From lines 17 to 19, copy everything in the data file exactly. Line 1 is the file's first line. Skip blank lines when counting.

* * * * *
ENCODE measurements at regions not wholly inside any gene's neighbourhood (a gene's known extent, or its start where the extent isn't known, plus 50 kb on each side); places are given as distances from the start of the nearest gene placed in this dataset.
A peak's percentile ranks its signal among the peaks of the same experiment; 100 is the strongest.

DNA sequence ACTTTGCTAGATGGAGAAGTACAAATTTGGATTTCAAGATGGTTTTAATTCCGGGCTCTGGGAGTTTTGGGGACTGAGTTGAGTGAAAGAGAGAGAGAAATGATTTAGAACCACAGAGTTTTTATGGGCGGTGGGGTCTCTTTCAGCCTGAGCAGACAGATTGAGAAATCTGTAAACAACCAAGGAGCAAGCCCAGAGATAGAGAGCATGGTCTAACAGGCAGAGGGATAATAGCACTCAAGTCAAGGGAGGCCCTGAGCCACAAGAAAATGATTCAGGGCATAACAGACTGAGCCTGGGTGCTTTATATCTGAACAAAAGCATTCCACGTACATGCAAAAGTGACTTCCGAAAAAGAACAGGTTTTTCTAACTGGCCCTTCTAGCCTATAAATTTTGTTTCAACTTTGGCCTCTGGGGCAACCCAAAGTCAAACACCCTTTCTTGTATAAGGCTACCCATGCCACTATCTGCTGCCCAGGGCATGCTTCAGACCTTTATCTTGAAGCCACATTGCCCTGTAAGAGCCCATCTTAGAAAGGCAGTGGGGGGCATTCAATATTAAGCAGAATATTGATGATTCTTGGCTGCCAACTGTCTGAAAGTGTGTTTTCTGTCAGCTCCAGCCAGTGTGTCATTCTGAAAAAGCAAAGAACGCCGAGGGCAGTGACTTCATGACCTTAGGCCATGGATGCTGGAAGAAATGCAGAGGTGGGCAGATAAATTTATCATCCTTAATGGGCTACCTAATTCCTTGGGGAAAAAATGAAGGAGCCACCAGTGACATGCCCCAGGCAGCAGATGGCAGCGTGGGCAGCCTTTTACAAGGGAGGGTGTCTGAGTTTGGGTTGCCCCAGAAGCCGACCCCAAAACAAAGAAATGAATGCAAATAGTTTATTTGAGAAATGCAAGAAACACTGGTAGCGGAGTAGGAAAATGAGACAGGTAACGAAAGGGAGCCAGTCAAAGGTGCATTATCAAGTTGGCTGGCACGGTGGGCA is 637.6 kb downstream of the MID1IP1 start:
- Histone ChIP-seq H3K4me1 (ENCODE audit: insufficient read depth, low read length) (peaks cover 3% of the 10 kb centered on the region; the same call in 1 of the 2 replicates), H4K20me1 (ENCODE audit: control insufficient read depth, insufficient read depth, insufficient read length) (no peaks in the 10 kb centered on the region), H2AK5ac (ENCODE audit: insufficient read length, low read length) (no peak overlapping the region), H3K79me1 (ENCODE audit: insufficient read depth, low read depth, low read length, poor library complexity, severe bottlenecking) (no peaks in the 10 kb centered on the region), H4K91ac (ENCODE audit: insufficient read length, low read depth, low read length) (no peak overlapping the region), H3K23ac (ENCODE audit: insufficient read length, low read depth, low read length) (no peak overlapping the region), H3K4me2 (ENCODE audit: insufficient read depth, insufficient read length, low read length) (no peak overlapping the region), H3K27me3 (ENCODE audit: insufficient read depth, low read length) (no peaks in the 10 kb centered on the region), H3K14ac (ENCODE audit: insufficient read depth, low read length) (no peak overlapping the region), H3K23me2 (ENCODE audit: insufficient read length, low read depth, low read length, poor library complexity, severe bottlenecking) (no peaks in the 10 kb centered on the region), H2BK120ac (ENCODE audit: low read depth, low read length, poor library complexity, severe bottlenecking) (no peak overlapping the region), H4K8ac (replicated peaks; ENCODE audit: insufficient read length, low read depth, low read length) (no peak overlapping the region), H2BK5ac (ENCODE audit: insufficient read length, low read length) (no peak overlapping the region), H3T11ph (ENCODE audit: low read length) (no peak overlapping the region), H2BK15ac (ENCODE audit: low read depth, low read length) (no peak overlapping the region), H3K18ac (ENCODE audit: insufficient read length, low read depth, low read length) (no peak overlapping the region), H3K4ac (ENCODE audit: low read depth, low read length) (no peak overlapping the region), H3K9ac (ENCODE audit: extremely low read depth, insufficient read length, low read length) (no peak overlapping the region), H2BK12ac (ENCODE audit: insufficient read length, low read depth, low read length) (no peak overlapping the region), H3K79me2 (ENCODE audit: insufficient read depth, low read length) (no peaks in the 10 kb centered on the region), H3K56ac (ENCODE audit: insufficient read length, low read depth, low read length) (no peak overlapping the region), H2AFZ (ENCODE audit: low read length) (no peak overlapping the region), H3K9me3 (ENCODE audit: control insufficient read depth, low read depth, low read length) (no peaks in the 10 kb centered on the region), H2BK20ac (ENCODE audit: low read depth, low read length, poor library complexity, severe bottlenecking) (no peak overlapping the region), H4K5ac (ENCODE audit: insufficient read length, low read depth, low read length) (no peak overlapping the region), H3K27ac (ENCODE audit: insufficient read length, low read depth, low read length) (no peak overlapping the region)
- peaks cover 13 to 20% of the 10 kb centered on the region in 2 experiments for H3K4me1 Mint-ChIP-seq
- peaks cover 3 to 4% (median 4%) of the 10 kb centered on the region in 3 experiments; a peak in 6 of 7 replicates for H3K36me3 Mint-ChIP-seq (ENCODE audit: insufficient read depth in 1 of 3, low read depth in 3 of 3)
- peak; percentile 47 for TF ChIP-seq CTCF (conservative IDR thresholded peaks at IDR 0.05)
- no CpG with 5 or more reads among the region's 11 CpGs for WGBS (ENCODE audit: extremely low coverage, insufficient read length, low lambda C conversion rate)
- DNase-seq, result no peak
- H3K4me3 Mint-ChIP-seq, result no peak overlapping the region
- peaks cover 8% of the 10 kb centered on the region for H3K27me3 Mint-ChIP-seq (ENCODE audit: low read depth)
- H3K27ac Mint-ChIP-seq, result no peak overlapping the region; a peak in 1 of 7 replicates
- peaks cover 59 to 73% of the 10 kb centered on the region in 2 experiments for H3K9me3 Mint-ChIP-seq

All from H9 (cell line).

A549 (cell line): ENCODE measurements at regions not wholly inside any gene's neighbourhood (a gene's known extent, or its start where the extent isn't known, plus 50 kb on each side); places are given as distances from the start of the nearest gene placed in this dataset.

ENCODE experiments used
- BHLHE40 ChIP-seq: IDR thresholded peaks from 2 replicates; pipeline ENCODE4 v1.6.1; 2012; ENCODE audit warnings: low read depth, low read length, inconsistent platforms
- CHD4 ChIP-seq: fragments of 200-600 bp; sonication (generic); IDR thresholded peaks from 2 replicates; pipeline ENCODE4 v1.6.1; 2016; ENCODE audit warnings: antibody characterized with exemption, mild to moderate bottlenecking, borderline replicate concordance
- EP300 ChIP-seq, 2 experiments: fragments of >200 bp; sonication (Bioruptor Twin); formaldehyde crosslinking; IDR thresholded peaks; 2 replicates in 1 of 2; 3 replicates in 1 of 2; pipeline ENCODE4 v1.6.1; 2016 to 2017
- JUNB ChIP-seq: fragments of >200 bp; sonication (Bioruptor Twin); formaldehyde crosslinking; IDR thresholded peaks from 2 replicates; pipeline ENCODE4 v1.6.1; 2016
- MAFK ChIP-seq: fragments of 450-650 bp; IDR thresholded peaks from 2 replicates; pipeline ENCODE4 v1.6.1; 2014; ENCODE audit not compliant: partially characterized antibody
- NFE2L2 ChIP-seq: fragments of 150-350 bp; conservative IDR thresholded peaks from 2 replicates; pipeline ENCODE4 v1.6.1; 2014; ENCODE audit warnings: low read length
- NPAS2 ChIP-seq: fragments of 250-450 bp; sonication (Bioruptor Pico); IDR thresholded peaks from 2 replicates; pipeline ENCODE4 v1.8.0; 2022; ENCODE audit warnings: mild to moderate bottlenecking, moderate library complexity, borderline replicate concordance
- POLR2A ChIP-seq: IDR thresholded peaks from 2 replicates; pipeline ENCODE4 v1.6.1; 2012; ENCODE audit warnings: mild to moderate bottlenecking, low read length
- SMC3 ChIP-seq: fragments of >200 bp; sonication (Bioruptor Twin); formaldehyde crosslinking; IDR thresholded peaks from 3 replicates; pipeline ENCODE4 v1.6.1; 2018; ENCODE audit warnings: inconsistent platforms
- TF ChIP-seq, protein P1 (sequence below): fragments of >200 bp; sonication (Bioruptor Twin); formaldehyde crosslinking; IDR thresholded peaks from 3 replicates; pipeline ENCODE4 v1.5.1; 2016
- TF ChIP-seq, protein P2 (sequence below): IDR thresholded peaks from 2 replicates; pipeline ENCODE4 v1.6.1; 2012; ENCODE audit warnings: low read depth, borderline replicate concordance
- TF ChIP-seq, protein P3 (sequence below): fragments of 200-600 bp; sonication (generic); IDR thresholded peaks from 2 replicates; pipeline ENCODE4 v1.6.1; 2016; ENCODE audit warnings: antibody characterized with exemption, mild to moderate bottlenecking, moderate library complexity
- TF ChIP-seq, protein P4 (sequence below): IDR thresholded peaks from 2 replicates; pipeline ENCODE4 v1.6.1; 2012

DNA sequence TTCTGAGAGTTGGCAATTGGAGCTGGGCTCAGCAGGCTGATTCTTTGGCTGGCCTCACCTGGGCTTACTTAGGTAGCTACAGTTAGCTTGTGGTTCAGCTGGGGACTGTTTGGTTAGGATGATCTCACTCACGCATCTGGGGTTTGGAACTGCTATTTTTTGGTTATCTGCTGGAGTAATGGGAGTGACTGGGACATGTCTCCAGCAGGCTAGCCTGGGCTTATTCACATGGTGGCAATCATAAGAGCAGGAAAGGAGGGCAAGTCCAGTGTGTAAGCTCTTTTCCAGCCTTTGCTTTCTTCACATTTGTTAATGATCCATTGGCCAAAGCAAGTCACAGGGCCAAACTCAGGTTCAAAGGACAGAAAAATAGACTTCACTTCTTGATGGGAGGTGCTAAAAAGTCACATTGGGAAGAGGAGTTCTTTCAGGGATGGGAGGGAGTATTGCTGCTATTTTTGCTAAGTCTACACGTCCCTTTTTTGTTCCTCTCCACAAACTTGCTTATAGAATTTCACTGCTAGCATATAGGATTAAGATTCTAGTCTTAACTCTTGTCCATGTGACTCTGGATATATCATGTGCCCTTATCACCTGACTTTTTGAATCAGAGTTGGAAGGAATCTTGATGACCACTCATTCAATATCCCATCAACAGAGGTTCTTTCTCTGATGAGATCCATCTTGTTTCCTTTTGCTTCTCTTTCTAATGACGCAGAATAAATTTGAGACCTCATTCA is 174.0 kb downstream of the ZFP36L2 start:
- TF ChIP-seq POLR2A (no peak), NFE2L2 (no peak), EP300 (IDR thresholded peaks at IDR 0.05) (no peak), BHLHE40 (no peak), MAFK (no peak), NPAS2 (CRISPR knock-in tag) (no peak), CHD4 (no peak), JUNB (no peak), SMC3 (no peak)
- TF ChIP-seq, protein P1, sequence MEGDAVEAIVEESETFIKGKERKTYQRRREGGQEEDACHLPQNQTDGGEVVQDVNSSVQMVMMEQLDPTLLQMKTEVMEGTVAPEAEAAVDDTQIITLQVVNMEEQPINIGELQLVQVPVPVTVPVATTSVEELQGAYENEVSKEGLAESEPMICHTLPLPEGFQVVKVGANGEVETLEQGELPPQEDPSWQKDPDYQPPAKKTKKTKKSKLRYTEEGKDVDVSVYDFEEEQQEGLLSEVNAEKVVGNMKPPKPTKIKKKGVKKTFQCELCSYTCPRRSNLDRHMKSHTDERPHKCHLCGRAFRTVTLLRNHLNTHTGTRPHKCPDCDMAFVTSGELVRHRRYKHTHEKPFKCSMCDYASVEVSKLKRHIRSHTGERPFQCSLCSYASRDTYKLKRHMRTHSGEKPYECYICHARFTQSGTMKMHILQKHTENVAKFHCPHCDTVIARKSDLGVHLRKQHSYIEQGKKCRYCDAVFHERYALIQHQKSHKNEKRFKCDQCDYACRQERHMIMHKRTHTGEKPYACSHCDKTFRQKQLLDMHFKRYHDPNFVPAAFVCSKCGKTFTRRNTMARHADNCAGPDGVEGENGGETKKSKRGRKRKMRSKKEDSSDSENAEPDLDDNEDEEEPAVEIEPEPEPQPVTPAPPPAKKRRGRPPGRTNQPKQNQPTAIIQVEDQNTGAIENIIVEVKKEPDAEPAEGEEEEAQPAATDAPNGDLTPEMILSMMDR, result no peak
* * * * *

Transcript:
- BHLHE40 ChIP-seq: IDR thresholded peaks from 2 replicates; pipeline ENCODE4 v1.6.1; 2012; ENCODE audit warnings: low read depth, low read length, inconsistent platforms
- CHD4 ChIP-seq: fragments of 200-600 bp; sonication (generic); IDR thresholded peaks from 2 replicates; pipeline ENCODE4 v1.6.1; 2016; ENCODE audit warnings: antibody characterized with exemption, mild to moderate bottlenecking, borderline replicate concordance
- EP300 ChIP-seq, 2 experiments: fragments of >200 bp; sonication (Bioruptor Twin); formaldehyde crosslinking; IDR thresholded peaks; 2 replicates in 1 of 2; 3 replicates in 1 of 2; pipeline ENCODE4 v1.6.1; 2016 to 2017